13 years, 4 months ago

Bridging the gap between abstract SOA models and reality

Many organizations tell us they are classifying SOA as mainstream – that is the architectural pattern and associated technologies are mandated for all projects and programs and strategic applications are progressively being modernized with service interfaces. Further, as organizations’ use of SOA matures, we observe increasing commitment to common, cross-cutting capability and core business services which naturally lead to standardization of the service portfolio.

This progressive maturing of SOA capability requires consistency of approach across disparate programs that facilitates collaboration and effective governance and naturally creates the requirement for standardization of reference models and reference architecture.

Whilst there is a plethora of reference materials from the standards organizations such as OASIS, The Open Group, The OMG and ITIL(OGC) it’s clear that in addition to inconsistency of definitions and expression, most of the standards are abstract and narrowly focused on core concepts and ontology. Whilst these standards are often very useful in guiding conceptual understanding, they may not provide the detailed models on thebroader scope required by practitioners to establish best practices for architecture and solution delivery teams.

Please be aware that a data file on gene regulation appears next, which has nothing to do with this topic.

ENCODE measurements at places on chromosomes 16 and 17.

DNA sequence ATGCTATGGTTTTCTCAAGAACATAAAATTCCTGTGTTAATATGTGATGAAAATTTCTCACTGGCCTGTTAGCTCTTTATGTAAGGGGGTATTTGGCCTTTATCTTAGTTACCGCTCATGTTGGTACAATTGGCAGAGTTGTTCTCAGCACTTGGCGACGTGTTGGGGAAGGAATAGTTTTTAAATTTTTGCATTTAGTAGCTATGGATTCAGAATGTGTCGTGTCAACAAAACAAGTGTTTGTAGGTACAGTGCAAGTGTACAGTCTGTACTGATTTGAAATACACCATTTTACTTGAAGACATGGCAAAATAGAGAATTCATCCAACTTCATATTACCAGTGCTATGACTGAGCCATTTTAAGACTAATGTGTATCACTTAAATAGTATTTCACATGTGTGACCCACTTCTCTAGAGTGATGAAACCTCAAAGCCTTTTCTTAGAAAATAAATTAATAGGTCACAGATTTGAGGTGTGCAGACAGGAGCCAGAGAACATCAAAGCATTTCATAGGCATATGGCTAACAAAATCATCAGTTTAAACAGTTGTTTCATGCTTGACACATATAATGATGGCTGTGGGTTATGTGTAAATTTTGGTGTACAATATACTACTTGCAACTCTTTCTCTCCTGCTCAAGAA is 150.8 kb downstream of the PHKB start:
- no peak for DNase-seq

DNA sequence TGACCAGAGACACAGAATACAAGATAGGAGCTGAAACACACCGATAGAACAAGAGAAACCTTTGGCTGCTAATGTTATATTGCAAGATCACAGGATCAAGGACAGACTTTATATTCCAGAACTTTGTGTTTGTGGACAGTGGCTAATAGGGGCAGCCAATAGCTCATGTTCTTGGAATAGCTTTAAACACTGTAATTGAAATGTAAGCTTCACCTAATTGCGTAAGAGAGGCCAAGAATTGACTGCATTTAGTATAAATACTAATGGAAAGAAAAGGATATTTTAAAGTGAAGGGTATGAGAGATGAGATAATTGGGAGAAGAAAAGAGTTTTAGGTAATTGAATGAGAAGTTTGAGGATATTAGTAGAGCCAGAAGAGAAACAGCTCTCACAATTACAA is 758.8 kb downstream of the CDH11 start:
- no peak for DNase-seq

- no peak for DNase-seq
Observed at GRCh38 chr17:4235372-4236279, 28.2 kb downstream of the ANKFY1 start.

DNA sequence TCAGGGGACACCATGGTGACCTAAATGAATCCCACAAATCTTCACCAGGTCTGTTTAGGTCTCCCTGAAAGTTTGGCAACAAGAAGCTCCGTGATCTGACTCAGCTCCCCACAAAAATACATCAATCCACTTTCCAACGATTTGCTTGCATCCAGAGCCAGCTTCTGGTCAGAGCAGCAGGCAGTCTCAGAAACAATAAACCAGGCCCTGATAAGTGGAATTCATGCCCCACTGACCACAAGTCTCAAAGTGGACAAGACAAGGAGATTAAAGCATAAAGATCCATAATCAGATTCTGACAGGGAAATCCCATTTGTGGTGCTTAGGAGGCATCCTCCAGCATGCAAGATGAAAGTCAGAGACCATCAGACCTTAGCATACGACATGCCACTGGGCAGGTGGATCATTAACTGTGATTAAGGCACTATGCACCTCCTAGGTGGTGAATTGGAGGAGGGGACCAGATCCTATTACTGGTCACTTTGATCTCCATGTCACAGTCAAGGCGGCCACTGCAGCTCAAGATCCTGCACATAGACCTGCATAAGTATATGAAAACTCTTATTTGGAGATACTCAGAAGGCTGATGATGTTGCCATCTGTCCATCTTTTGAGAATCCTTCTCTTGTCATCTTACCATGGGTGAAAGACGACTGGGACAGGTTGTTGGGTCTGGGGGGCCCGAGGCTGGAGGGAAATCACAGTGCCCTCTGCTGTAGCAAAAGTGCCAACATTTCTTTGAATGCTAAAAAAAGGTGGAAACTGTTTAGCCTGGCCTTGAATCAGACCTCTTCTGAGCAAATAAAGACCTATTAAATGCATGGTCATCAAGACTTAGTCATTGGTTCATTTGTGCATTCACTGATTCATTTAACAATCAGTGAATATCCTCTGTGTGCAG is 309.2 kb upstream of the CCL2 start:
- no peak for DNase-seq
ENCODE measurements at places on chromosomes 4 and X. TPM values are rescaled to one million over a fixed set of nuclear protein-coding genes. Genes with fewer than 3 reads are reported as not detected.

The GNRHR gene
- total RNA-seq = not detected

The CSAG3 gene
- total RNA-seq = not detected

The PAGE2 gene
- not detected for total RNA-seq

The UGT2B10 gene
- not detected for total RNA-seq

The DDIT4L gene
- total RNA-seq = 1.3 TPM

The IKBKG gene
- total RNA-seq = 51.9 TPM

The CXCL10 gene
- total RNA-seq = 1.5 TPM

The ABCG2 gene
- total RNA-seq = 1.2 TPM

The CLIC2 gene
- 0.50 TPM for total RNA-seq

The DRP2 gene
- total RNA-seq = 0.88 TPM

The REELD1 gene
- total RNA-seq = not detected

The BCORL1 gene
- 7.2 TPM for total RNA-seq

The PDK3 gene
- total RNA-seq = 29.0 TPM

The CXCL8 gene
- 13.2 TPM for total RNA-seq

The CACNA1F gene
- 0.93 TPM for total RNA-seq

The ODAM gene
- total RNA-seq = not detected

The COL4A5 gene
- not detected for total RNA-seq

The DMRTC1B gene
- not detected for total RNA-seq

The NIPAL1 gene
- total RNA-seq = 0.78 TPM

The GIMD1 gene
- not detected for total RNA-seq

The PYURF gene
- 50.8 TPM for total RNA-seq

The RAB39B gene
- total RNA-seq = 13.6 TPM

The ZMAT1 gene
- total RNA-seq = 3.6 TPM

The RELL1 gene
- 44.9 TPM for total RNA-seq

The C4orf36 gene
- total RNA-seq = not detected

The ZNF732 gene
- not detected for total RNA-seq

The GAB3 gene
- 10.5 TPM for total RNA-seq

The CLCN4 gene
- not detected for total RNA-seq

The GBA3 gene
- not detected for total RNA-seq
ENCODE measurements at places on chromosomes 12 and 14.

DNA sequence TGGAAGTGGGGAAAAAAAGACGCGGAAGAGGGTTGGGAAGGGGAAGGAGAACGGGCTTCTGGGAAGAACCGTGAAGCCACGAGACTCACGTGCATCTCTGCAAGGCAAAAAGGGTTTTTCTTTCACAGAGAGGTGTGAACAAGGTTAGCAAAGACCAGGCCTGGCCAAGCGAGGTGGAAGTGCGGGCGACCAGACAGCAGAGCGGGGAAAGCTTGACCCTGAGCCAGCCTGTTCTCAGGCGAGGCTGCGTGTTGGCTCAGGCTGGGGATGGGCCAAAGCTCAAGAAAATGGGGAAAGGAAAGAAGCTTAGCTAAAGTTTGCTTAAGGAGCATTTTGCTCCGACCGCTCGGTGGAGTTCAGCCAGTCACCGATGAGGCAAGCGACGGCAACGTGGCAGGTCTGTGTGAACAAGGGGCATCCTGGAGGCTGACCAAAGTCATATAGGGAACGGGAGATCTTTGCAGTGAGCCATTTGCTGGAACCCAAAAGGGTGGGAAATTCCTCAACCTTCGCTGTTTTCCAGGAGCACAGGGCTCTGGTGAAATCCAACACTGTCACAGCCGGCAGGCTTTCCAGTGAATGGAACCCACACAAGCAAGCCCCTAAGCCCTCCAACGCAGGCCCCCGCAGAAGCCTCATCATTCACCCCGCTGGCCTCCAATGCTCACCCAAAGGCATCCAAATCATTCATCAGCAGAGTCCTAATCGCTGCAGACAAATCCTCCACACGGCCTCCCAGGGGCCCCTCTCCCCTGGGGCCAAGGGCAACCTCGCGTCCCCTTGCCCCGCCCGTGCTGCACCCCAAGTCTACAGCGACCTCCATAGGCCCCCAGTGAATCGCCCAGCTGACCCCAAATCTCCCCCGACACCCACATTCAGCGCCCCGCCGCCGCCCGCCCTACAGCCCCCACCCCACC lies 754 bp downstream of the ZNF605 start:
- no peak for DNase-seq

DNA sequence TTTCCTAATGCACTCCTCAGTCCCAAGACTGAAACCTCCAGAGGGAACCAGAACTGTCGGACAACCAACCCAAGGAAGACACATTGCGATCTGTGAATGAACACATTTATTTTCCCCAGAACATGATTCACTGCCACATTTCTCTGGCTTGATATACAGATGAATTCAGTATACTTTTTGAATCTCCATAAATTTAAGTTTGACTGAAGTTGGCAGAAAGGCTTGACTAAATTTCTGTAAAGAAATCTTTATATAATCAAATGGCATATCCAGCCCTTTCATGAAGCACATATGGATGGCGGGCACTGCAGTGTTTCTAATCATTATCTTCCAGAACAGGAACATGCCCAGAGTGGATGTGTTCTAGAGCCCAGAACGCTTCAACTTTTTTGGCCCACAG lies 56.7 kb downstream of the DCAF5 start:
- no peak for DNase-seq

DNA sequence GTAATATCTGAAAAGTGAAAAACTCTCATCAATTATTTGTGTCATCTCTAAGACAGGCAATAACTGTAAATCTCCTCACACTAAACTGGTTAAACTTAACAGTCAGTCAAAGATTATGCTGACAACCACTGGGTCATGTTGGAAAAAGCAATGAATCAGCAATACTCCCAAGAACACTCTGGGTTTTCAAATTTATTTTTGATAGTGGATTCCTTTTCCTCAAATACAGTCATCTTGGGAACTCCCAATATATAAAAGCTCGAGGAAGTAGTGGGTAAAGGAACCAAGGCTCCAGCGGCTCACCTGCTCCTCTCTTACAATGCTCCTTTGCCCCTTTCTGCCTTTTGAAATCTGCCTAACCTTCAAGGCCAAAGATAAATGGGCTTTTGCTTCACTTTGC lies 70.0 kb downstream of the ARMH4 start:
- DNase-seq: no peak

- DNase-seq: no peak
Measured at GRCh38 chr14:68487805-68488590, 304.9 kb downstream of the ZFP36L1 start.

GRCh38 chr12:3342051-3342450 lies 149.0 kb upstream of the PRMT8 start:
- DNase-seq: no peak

What’s required from an SOA reference model:

– a basis for common agreement on concepts across disparate groups that allows sharing of models.

at a level of detail that is unambiguous and supports tooling. A fully detailed UML model, defined, enumerated and attributed.

across a scope that supports a typical end to end business project covering: business models, service specification, service implementation, solutions, deployment and runtime, technology, testing, policy and organization.

an attempt at some level of compliance with the various standards groups, recognizing that there is no single model or agreed ontology, nor standardization of definitions or expression.

In order to support use cases:

integrate SOA into wider business practices:

– – – – enterprise architecture

– – – – solution architecture

– – – – business modeling

– – – – BPM

– – – – application delivery projects

support common service definition across ecosystems such as industry groups, supply chains, business partners

define policy relating to reference model compliance (and thereby support governance of same)

define required traceability

support seamless interaction between teams (and parties) carrying out business modelling, service architecture and design, provisioning/procurement, implementation, test, service management and operation

eliminate ambiguity in service agreements with outsourcing and offshore parties

support common schema definition for what may be a disparate set of tools being used in modeling, asset management, cataloguing, version and configuration management

support definition of a set of common and or project specific deliverables across the architecture and delivery life cycle

support creation of UML Profile or domain specific language (DSL)

The Everware-CBDI SOA meta model attempts to meet the above requirements and support these use cases. You can download the V3 model here.